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When chasing dollars lead to regretted outcomes

There may be something for Matt Holliday to learn from this week’s Johnny Damon saga and a similar story from over two decades ago.

Johnny Damon and Brian Cashman, December 2005 (AP Photo/Frank Franklin II)Tuesday: The New York Post’s George King reports free-agent outfielder Damon is ready to look elsewhere than the Yankees for work. “I am going to start looking around. Teams are getting better and there are teams interested,” Damon said. “I can’t wait forever and I am sure [the Yankees] are trying to figure things out. I have to be ready.” It is believed the Yankees aren’t interested in giving Damon more than two years for about $20 million.

Wednesday: reports Damon wants $13 million a season from the Yankees. There has been no movement in talks between both parties. Damon has indicated that he does not want the Yankees to make an offer if they are going to propose less.

Friday: Ken Rosenthal of, reports Damon lowered his price for the Yankees earlier this week, first to two years, $26 million, and then to two years, $20 million. However, by the time Damon dropped his price the second time, the team had already agreed to terms with designated hitter Nick Johnson. The Yankees offered two years and $14 million somewhere in the process, but the two sides failed two reach an agreement.

Friday: The New York Post caught up with Damon for his reaction upon the Yankees signing Johnson instead of him. Damon had been looking for a three-year deal in the $39 million range, and even though sources say that agent Scott Boras caved on the third year, the Yankees weren’t willing to give Damon the same $13 million salary he earned in each of the last four years.

Damon did not hide his disappointment that the Yankees decided to move on without him, though he did not mention his agent.

“I wanted it to happen. I have nothing but great things to say about the Yankees,” Damon said. “If the Nick Johnson thing works out, it will be good for them. It’s part of baseball.

“I’m not quite sure what I’m going to do. I know there are some teams interested, but the Yankees are the best organization I’ve been a part of so far in my career. I wish them all the best.”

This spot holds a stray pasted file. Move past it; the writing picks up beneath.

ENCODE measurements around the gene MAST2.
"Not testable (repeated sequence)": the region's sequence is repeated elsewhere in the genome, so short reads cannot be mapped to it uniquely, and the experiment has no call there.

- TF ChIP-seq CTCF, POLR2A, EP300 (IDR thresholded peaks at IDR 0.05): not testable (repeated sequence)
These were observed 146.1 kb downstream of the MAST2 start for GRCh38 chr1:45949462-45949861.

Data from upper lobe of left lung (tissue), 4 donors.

It reminded me of another Yankees-related situation from past years, with a player heading in instead of out, but otherwise similar feelings.

In the 2005 Rob Rains book “Cardinals: Where Have You Gone?”, former St. Louis first baseman Jack Clark looked back at his departure from St. Louis. It was a time, 1987, when the owners were guilty of collusion. In fact, as 1987 became 1988, Clark had not received a single offer other than a cut from St. Louis despite coming off a very strong season.

“There were a lot of things that were said to me, and the way they were said, that bothered me,” Clark said. “I was getting a lot of pressure from the (players) union. (Agent) Tom (Reich) came to me and said, ‘What about the Yankees?’…”

He agreed to terms with the Bombers on January 6, 1988. The Ripper is still ripped today about how the events played out.

“Looking back on it, I should have stayed a Cardinal,” Clark said. “I was very happy here. I had my best years in baseball here. We went to the World Series twice in three years. It was fun to go to the ballpark every day. I was playing for the best manager in the game. My family liked it here. My kids were in school. I considered this my home.”

Here is hoping another Boras client, Matt Holliday is aware of the details of the Damon situation and that while a Cardinal, he had the chance to meet Clark, now a broadcaster with FOX Sports Midwest, and hear his story about leaving St. Louis first-hand.

Otherwise, perhaps Holliday will be featured in the 2029 version of “Cardinals: Where Have You Gone?”

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Brian Walton

Brian Walton runs The Cardinal Nation and The Cardinal Nation Blog, covering the St. Louis Cardinals and minor league system.
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